By Steve Giegerich and Tim O’Neil
Above: St. Louis activist Anthony Shahid confronts councilman Steve Stenger during the St. Louis County Council meeting on Tuesday, Sept. 16, 2014. Ferguson protesters came to the council meeting to request the removal of St. Louis County Prosecutor Robert McCulloch. Photo by Robert Cohen, email@example.com
The fury of Ferguson descended on the seat of St. Louis County with a vengeance Tuesday night with demonstrators unleashing a torrent of chants, invective and threats at a County Council that listened for two hours in stunned silence.
Protesters demanded the arrest of Darren Wilson, the police officer who shot 18-year-old Michael Brown to death on a Ferguson street five weeks ago, the removal of County Prosecutor Robert McCulloch from the Brown case, the resignations of County Police Chief Jon Belmar and Ferguson Police Chief Thomas Jackson and accountability from the elected county legislative arm.
Ferguson protesters in “Hands Up, Don’t Shoot” pose, voice concerns at a meeting of the St. Louis County Council on Tuesday, Sept. 16, 2014. Others attending Tuesday’s meeting spoke on the zoning of the subdivision of Suson Hills. Photo by Robert Cohen, firstname.lastname@example.org
But the bulk of the ire was directed at Steve Stenger, the 6th District Democratic councilman facing Republican state Rep. Rick Stream in the November general election in the race for county executive.
Several speakers demanded that Stenger call on his “BFF (Best Friend Forever)” St. Louis County Prosecuting Attorney Robert McCulloch to resign by noon today. McCulloch was the councilman’s chief political ally in Stenger’s primary defeat of incumbent County Executive Charlie Dooley four days before Brown was shot to death.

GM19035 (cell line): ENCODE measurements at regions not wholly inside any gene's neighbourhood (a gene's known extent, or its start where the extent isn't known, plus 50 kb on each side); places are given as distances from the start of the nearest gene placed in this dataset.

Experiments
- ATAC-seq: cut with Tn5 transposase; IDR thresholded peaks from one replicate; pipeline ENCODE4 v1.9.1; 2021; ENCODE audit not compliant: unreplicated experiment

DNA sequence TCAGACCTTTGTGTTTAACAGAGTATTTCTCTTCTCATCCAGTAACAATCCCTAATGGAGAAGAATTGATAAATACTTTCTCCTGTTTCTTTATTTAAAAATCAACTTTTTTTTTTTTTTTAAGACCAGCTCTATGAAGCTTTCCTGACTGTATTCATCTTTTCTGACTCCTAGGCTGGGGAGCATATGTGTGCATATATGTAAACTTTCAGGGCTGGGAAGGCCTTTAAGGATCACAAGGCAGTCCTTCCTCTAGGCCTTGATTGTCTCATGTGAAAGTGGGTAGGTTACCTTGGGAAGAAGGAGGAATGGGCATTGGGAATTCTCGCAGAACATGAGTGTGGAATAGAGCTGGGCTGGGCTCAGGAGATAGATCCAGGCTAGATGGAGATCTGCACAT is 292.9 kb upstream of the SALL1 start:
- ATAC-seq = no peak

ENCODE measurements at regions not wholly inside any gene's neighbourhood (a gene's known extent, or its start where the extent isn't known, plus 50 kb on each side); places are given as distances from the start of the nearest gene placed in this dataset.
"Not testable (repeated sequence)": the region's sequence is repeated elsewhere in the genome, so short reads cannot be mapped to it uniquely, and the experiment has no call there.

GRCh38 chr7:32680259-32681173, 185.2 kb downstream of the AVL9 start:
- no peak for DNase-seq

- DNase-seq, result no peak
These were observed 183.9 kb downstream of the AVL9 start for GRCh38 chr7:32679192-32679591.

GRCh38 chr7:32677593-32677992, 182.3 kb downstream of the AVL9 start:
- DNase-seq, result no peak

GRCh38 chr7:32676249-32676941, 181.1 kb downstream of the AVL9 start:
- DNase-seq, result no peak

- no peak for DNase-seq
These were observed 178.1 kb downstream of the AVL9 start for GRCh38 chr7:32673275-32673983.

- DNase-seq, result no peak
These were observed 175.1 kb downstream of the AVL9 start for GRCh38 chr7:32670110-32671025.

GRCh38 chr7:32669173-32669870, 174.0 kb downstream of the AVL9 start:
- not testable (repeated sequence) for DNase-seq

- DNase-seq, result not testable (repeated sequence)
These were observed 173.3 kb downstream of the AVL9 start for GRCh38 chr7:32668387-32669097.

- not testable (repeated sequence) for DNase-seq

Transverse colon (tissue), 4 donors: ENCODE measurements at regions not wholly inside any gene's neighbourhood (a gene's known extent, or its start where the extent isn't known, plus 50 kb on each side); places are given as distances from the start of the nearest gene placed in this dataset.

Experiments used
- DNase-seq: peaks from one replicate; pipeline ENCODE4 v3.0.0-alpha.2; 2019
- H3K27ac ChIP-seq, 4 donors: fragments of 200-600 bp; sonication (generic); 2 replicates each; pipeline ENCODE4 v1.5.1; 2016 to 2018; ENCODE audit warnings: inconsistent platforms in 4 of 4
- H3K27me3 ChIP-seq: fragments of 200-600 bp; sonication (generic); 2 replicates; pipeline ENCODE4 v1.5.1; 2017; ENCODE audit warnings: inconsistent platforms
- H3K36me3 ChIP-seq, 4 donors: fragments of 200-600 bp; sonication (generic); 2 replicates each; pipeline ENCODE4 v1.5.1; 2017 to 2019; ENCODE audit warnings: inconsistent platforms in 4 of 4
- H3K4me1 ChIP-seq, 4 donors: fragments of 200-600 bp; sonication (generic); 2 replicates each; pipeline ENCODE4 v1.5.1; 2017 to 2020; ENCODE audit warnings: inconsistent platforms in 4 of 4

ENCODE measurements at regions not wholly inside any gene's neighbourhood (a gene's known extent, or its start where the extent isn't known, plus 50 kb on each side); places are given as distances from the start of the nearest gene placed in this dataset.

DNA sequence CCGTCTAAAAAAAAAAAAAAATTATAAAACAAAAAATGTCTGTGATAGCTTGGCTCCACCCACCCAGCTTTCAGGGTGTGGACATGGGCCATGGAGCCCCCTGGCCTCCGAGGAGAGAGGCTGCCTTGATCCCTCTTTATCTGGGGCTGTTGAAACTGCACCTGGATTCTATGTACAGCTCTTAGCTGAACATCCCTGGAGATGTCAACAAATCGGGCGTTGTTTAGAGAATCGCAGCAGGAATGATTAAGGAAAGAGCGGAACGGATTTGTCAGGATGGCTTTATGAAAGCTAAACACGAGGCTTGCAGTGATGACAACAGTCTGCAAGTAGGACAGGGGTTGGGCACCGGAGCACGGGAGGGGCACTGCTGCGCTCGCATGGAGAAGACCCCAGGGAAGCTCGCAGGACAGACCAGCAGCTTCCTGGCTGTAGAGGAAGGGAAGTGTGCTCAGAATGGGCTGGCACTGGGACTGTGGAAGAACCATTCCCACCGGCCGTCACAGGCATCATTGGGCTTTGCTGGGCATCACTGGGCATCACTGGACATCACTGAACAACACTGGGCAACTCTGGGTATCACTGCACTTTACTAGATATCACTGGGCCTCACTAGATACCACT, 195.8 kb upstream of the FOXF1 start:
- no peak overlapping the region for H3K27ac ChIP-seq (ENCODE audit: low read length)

“12 Noon, Stenger! 12 Noon, Stenger!” demonstrators shouted in unison as the public comment portion of the meeting drew to an end.
Ferguson protesters chant “Arrest Darren Wilson!” during a meeting of the St. Louis County Council on Tuesday, Sept. 16, 2014. Photo by Robert Cohen, email@example.com
“We will do everything in our power on election day because we see you sitting there with a smug look on your face,” one speaker told Stenger. “We will have our say in November when we go to vote.”
Stenger was shouted down before he could complete a statement asking that the community work together to “bridge the divide.”
He could not be reached for comment on the demonstrators’ demands following the raucous, packed meeting that carried over into the hallway outside the council chambers and then to North Central Avenue outside.
Council Chairwoman Hazel Erby twice threatened to end the meeting prematurely if the demonstrators — who interrupted speakers, including eight residents appealing to the council on zoning and other matters — didn’t cease.
Undeterred, the audience loudly cheered speakers who likened Wilson and other law enforcement officials to “war criminals,” compared St. Louis County government to the Ku Klux Klan and drew analogies between the St. Louis region and Jim Crow laws.
“You are ISIS to black people,” one speaker told council members.
The audience jeered a woman who voiced support for the police. She received a police escort from the building after the meeting.
Speakers also threatened to shut down St. Louis Cardinals and Rams games this Sunday, disrupt weekend grocery shopping trips throughout the area and mount massive demonstrations if the Cardinals reach the World Series.
Lastly, came the foreshadowing of further violence if Wilson is not charged and convicted.
“If Darren Wilson gets off, you all better bring every army you all have got. ’Cause it’s going down,” said one speaker.
The protesters marched out of the council chamber chanting and holding their hands up. At 8:12 p.m., activist Anthony Shahid — who had repeatedly referred to Stenger as “boy” — gathered them in the lobby outside for 4½ minutes of silence, to commemorate the 4½ hours that Brown’s body lay in the street.
“What you just felt, 4½ minutes, think what the family felt for 4½ hours,” Shahid said.
The next 35 minutes were filled with loud chanting of the slogans that have been hallmarks of the protests “No justice, no peace… hey hey, ho ho, killer cops have got to go… We’re marching all night long… hands up, don’t shoot.”
Protesters then marched noisily around the building escalators several times, then went down one flight and out onto Central Avenue, where the chanting continued for about half an hour. About 50 people marched two blocks in front of the county police headquarters, then headed toward the Justice Center, where McCulloch works, but stopped before a small cluster of Clayton police officers across Central and Carondelet avenues.
A few protesters screamed at the officers, who stood with little movement.
Zaki Baruti, another protest leader, said they planned no action in Clayton today “except to call Stenger’s office and find out his decision.”